The performance review no longer works. Data shows this to be true, and so does experience. Everywhere I go, managers hate giving performance reviews (they take too long to prepare and are a waste of time). Employees hate receiving employee reviews (you find out once/year whether you passed or failed the entire year). Upgrade your management skills by understanding how performance reviews are changing and how coaching is emerging as the right strategy for today.
Do performance reviews actually improve performance?
The answer is a definitive NO! In fact, Gallup found that only 14% of employees strongly agree that their performance reviews inspire them to improve.
In fact, Gallup found that performance reviews are so bad that in many organizations they do more harm than good.
See more about how ineffective Gallup has found performance reviews to be here:
Why don’t performance reviews work anymore?
They aren’t frequent enough
The average younger worker today lives in a world of instant feedback. Numerous times every day they’re checking to see who liked their posts on their social media app of choice. They are used to leaving their comments on YouTube videos and expect replies from the posters in return. They’re in constant communication with people from all over the world. Constant communication is their expectation of life.
Then, they come to your company and receive feedback on their performance… one time per year. In a formal setting. It’s way too little; they actually can’t believe it. They’ve never been so starved for input. Plus, it feels to them like they’re being called into the principal’s office.
These reviews are not popular!
The Professional Leadership Institute provides training on Conducting Performance Reviews and offers a free preview.
The performance review focus on exposing weakness instead of building on strength
Often inexperienced managers save up all of the complaints they have throughout the year for the performance review. Then in one ghastly conversation, they let it all out. This is a very discouraging affair for the person receiving it, and a large part of the reason they dread performance review time. Teamwork and team effectiveness is not enhanced.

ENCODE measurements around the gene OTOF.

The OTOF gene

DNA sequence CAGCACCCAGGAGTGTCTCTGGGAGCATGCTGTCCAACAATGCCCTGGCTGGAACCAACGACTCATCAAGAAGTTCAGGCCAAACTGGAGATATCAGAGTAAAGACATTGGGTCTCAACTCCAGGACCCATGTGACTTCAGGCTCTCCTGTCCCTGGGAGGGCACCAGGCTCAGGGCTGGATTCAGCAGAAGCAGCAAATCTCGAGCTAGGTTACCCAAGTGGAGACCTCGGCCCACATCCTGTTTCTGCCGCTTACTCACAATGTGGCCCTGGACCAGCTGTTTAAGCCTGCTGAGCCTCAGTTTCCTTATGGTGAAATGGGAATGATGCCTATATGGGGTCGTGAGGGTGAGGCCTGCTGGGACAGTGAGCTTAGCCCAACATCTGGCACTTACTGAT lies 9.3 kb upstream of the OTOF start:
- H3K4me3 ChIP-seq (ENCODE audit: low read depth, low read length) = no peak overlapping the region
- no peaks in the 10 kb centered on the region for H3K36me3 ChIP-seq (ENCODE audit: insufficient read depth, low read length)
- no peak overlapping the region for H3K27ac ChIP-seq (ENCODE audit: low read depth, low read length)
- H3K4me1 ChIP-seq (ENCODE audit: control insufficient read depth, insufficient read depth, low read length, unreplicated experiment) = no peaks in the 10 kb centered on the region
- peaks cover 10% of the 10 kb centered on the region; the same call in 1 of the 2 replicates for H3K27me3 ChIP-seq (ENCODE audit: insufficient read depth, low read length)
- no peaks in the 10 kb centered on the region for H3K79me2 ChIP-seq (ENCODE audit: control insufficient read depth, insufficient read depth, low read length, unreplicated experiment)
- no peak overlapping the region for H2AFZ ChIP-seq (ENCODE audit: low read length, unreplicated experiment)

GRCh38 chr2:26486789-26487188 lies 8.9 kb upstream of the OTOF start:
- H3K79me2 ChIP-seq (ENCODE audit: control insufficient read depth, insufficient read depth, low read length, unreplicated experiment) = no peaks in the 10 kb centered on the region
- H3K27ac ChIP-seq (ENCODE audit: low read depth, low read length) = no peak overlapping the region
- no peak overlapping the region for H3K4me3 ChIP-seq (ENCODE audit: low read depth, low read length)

They’re used to lay the groundwork for a future firing
Part of the original reason for conducting performance reviews was to document poor performance so the employee could be terminated ‘with cause.’ Depending on your country and region, this has become very difficult to impossible. Whether it works or not, it is not a motivational use of the performance review!
They take too much formal preparation
This is one of the main complaints about the performance review from managers. They dislike filling out the endless forms about each of their reports. After filling out a few, it becomes a task that just has to get done so the ‘performance review box’ can be checked off.
Input becomes less meaningful, and the days involved in review feel wasted.
The more of them you do, the less effective they get
This goes for preparing for the interview, and also conducting it. Once you’ve sat with the sixth person you’re reviewing – or the sixteenth – patience wears thin, and feedback gets weaker.
The employee senses this, feels taken for granted, and leaves disillusioned.
Coaching replaces the traditional performance review
In Good to Great, Jim Collins teaches a lot about people; how to get right people in right seats, and how to help them do the right things. Here’s why coaching-based performance reviews are much more effective than the traditional review in reaching these goals:
Coaching is frequent